School construction shifts into higher gear this week

Health and safety plan expected to be in place at Princeton school sites.

By: Jeff Milgram
   This promises to be a busy week for construction in the Princeton Regional Schools.
   The school district plans to put its construction health and safety plan into effect this week and complete work on an extensive ventilation system designed to keep fumes from roofing adhesive from entering the elementary schools.
   And work on the foundation for the science wing and performing arts center will begin at Princeton High School.
   "We’re back in the proactive mode," Michael Mostoller, chairman of the school board’s Facilities Committee, said after Friday’s committee meeting. "We’re ready to go back to work."
   And, he said, work on the district’s $81.3 million school renovation and expansion project will not be halted again in response to complaints about health and safety issues arising from construction.
   "I think we’ve been remarkably responsive," Mr. Mostoller said.
   Epic Management, the district’s construction management company, has been told to be sensitive to parent and staff complaints and to resolve them, he said.
   Construction was all but halted during December as the heating and air conditioning subcontractor designed and fabricated a $130,000 system of ventilators that is expected to keep fumes from a roofing adhesive from entering the buildings. Parents have complained that fumes have made students and staff sick at Littlebrook and Johnson Park schools.
   "We’re hoping that all the ventilation work will be completed by next week," Mr. Mostoller said Friday.
   The district has spent $750,000 to remedy health and safety issues raised by parents.
   The construction has been plagued by wet weather this past spring. A new timeline predicts completion of the elementary schools will be pushed back by as much as nine months.
   The district will issue the health and safety plan the beginning of this week. The plan will regulate construction practices and procedures for the use of chemicals. The plan was written by a consultant and reviewed by district, union, municipal and state officials.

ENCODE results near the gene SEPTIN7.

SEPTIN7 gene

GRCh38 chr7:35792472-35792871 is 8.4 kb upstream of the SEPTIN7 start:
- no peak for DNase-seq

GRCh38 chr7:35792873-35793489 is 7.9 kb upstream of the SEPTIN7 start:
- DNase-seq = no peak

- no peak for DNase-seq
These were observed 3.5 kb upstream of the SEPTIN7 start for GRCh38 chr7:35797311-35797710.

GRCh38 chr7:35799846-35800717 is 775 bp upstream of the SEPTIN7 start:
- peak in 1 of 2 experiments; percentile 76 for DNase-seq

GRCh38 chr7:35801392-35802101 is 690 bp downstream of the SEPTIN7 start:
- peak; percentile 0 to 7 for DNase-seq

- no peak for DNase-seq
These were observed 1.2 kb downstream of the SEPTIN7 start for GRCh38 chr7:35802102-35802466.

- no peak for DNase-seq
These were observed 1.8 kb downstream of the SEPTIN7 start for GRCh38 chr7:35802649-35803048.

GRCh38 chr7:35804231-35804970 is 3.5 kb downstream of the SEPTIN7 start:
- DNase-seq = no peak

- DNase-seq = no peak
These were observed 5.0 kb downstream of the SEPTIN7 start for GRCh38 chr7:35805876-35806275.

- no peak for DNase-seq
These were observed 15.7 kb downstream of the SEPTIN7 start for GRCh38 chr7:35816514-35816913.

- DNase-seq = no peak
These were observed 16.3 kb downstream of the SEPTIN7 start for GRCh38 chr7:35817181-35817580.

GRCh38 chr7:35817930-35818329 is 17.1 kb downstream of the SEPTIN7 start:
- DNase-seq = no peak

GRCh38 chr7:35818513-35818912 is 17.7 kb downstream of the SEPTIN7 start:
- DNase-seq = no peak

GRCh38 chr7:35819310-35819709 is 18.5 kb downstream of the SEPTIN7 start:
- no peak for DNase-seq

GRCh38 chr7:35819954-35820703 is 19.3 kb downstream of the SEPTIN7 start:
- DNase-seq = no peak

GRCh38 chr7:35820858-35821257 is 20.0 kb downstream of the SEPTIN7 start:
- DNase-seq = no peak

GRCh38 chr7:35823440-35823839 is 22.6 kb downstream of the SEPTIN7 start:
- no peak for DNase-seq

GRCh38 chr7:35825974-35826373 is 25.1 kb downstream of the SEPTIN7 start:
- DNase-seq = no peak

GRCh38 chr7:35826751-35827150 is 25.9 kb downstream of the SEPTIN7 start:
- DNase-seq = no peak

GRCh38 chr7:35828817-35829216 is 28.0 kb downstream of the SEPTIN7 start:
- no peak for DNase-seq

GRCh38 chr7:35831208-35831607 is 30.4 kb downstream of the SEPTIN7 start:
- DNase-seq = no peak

The district is also negotiating with its contractors the cost of the change orders, some of which the board believes are issues between the contractor and subcontractors.
   Change orders totaling $568,827 have been authorized for the four elementary schools and John Witherspoon Middle School and another $530,000 are pending, according to Stephanie Kennedy, the district’s business administrator. That represents approximately 50 percent of the total contingency funds available for those schools, she said.
   There is $3.5 million set aside in contingency funds for all six schools and the board expects to use $1.5 million, board President Charlotte Bialek has said.
   By spending its contingency funds, the board will be unable to include "alternate add-ons," desirable optional features included in the design but not part of the project’s main specifications.
   "We’re close to the edge at the elementary schools," board Vice President Anne Burns said Friday. "We’re projecting the change orders … will deplete the contingency funds."
   After the foundations are poured at PHS, the steel skeleton will go up.
   But the construction won’t be all that noticeable for a while.
   "It won’t look like much for the next month," Ms. Bialek said.